Ask any boy or girl what he/she wants to be and you will invariably be told that he/she wants to be an engineer or an air-force pilot, a doctor or a diplomat or an IAS officer, but nobody ever says he wants to be a businessman, although he may be at that very moment a student of one of the elite management institutes.
What is it about the business that young boys and girls think is infra dig? You can make a lot of money if you are a successful businessman, but most of them would rather be something else.
The Tatas are a quintessential business family. They have been at it for nearly two centuries. You might say that business is in their blood. But their PR machine shouts from the rooftops that the Tatas don't work for profits and even if they make profits, most of them don't go into their pockets and is handed out to charities. JRD Tata himself once said that he did not recall a single occasion when they took a business decision that was linked with profits.
When I first met Ghanashyam Das Birla, hoping to draw him out on his business plans, he refused point-blank to talk about it. "It is a beautiful morning," he said, "And you and I are sitting in this lovely garden and you want me to talk about business. Let us talk about politics and Gandhi and Morarji Desai (who was then the PM) and similar important things." I think he meant it.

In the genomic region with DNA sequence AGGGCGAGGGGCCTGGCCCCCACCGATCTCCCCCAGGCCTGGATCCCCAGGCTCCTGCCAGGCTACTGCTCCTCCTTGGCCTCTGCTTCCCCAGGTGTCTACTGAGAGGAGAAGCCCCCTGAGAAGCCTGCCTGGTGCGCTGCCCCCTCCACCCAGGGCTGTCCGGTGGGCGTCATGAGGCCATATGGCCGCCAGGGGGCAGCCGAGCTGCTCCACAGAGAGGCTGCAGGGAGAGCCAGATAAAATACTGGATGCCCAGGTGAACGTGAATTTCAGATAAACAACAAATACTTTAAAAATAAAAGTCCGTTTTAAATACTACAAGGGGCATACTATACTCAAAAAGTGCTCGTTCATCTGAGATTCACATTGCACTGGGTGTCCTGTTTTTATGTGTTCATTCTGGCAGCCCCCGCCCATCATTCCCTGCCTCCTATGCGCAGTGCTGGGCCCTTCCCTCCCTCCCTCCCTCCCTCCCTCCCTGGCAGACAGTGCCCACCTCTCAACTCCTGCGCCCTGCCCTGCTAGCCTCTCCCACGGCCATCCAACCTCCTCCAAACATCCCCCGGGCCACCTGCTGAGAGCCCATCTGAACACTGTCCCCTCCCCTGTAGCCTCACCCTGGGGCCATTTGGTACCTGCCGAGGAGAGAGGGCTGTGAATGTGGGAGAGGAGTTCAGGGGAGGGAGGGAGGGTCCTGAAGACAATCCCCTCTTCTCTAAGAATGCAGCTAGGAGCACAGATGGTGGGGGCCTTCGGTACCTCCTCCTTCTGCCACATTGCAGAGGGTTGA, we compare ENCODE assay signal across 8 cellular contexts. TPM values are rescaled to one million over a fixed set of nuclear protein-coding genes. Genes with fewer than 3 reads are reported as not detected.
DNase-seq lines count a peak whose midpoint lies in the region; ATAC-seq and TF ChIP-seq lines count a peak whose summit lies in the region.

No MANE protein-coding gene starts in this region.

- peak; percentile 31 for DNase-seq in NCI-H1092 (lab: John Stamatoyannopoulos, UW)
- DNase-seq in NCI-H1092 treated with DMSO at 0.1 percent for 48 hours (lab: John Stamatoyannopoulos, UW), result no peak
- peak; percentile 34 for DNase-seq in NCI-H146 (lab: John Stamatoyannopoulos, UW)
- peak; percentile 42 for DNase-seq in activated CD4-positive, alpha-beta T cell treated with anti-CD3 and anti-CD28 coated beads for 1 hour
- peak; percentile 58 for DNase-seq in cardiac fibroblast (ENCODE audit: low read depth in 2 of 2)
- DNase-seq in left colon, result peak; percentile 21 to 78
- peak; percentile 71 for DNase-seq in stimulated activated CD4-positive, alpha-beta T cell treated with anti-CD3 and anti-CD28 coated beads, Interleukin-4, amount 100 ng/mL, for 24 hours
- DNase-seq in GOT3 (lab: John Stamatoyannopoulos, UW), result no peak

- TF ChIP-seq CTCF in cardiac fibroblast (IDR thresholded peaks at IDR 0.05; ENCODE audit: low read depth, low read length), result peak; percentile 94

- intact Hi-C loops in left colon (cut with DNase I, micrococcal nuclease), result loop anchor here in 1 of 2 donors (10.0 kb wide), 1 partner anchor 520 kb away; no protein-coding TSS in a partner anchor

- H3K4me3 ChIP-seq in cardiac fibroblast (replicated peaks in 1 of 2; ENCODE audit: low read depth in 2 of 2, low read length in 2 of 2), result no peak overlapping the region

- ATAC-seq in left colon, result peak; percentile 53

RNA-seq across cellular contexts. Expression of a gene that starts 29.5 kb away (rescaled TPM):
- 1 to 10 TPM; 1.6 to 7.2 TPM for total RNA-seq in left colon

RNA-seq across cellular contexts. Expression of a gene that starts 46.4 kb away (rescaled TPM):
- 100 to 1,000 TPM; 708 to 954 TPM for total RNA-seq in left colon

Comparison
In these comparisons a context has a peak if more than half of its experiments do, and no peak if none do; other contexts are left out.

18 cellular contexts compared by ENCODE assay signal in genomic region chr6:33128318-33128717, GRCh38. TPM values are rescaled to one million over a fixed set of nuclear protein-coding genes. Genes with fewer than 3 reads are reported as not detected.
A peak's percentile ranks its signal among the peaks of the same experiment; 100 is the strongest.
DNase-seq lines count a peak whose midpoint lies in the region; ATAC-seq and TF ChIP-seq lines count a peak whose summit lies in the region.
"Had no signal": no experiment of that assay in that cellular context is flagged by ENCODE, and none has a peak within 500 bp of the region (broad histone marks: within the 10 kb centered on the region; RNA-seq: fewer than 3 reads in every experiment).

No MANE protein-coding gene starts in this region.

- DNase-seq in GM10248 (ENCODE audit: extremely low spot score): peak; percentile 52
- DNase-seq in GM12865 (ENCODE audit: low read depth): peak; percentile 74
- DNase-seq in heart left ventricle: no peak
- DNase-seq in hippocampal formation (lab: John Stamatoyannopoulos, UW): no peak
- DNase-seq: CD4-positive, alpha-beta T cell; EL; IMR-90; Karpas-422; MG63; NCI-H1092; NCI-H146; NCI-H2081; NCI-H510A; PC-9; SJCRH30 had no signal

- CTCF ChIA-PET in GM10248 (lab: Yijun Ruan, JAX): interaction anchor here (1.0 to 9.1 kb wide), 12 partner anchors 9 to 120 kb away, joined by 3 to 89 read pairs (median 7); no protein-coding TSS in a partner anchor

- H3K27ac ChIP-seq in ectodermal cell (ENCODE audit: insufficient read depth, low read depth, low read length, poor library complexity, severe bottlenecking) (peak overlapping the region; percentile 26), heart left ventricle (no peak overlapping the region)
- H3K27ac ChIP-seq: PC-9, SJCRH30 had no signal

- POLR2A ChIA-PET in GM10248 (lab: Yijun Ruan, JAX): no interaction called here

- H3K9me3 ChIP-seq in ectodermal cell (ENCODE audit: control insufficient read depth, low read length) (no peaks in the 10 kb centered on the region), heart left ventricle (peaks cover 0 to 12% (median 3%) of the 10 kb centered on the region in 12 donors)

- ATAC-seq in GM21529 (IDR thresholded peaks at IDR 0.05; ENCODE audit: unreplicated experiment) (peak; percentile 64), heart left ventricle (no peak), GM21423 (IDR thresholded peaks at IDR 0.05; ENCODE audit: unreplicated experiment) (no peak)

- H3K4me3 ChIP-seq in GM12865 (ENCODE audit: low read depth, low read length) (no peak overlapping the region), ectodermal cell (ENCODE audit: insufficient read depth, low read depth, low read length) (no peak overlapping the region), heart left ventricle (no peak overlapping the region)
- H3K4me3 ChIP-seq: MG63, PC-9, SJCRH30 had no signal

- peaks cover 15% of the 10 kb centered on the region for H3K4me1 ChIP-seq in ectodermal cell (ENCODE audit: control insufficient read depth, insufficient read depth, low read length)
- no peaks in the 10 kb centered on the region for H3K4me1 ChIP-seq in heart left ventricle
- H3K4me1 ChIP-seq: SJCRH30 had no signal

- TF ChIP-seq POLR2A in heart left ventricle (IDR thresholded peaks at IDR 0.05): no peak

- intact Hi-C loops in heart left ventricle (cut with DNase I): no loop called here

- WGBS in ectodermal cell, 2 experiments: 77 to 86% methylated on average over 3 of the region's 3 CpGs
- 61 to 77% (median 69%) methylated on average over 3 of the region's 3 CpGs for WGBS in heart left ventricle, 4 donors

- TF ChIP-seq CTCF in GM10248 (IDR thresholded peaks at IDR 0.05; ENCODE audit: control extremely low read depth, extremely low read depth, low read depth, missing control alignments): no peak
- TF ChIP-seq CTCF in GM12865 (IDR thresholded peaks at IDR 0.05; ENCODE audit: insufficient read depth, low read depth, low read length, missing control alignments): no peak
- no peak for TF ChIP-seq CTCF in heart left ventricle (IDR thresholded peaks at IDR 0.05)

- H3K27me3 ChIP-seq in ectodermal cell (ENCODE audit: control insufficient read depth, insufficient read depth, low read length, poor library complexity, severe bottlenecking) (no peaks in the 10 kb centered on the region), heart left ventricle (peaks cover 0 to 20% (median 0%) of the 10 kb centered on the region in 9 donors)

When, during our question-and-answer session, I asked him how big the Birla family business was and what his future plans were, he said, without blinking, "I am not a businessman."
He said he was never a Congressman, although many believed so and he was not a Gandhian either. He wore western clothes - suit and boot - and never wore Khadi. "I supported Gandhi because I admired him and believed that if anybody would get rid of the British, it would be Gandhi. That's all."
Dhirubhai Ambani, whose sons are now among the top three or four richest Indians, was cut from a different piece of cloth. He was, first and last, a businessman and he made no bones about it. It was his life and nothing else mattered as much. He was there to do business and make money - for his family, for his community and for his country. Everything else was secondary.
I have never met a man who spoke about money with such great passion. He had an intuitive feel for money and things related to money, such as politics and of course, government policy. It is this passion that created his big empire, bigger than the Tatas and Birlas combined. Ten years before he became what he became, he knew he would one day overtake them and only he knew when that would be.
Once I went to meet him in his house in Cuffe Parade, Bombay, with a brand new pen pinned to my shirt. For some reason, he took interest in it. "How much did I pay for it ?" he asked, a billionaire ten times over, asking the price of a measly little pen worth maybe then dollars. But he was keen to know its price, as keen as he was to know the price of a naphtha cracker he was going to install in his plant in Hazira.
We Indians have a love-hate relationship with money and therefore, with the business. We love money but pretend we don't, for that is what our rishi-munis have been telling us. Our friend Dhirubhai had no such hang-ups and he prospered.